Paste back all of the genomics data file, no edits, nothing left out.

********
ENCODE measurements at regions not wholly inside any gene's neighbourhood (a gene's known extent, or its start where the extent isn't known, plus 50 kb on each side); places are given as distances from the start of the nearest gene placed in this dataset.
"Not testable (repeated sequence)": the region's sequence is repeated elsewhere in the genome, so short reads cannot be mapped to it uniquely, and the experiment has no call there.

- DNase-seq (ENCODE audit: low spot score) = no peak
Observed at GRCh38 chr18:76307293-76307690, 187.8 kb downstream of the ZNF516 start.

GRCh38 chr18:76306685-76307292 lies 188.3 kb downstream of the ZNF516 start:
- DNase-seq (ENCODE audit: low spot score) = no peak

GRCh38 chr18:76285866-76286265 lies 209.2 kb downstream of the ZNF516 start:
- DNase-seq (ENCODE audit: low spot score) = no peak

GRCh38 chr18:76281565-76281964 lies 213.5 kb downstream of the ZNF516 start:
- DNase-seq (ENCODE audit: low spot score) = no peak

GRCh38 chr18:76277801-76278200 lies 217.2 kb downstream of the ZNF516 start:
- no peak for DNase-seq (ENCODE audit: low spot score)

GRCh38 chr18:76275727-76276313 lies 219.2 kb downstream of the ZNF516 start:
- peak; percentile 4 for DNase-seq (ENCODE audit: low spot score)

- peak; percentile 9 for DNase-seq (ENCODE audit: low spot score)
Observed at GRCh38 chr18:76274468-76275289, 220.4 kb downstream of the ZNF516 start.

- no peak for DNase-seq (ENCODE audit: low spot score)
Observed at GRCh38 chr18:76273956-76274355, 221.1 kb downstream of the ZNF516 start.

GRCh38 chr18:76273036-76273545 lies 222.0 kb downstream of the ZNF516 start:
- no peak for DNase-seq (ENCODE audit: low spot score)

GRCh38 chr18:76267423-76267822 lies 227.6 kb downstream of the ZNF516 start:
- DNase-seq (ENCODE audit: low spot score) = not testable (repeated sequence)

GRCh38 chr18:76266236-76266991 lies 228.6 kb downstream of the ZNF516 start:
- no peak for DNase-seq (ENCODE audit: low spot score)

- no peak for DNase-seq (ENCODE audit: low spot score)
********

ENCODE measurements at regions not wholly inside any gene's neighbourhood (a gene's known extent, or its start where the extent isn't known, plus 50 kb on each side); places are given as distances from the start of the nearest gene placed in this dataset.
"Not testable (repeated sequence)": the region's sequence is repeated elsewhere in the genome, so short reads cannot be mapped to it uniquely, and the experiment has no call there.

- DNase-seq (ENCODE audit: low spot score) = no peak
Observed at GRCh38 chr18:76307293-76307690, 187.8 kb downstream of the ZNF516 start.

GRCh38 chr18:76306685-76307292 lies 188.3 kb downstream of the ZNF516 start:
- DNase-seq (ENCODE audit: low spot score) = no peak

GRCh38 chr18:76285866-76286265 lies 209.2 kb downstream of the ZNF516 start:
- DNase-seq (ENCODE audit: low spot score) = no peak

GRCh38 chr18:76281565-76281964 lies 213.5 kb downstream of the ZNF516 start:
- DNase-seq (ENCODE audit: low spot score) = no peak

GRCh38 chr18:76277801-76278200 lies 217.2 kb downstream of the ZNF516 start:
- no peak for DNase-seq (ENCODE audit: low spot score)

GRCh38 chr18:76275727-76276313 lies 219.2 kb downstream of the ZNF516 start:
- peak; percentile 4 for DNase-seq (ENCODE audit: low spot score)

- peak; percentile 9 for DNase-seq (ENCODE audit: low spot score)
Observed at GRCh38 chr18:76274468-76275289, 220.4 kb downstream of the ZNF516 start.

- no peak for DNase-seq (ENCODE audit: low spot score)
Observed at GRCh38 chr18:76273956-76274355, 221.1 kb downstream of the ZNF516 start.

GRCh38 chr18:76273036-76273545 lies 222.0 kb downstream of the ZNF516 start:
- no peak for DNase-seq (ENCODE audit: low spot score)

GRCh38 chr18:76267423-76267822 lies 227.6 kb downstream of the ZNF516 start:
- DNase-seq (ENCODE audit: low spot score) = not testable (repeated sequence)

GRCh38 chr18:76266236-76266991 lies 228.6 kb downstream of the ZNF516 start:
- no peak for DNase-seq (ENCODE audit: low spot score)

- no peak for DNase-seq (ENCODE audit: low spot score)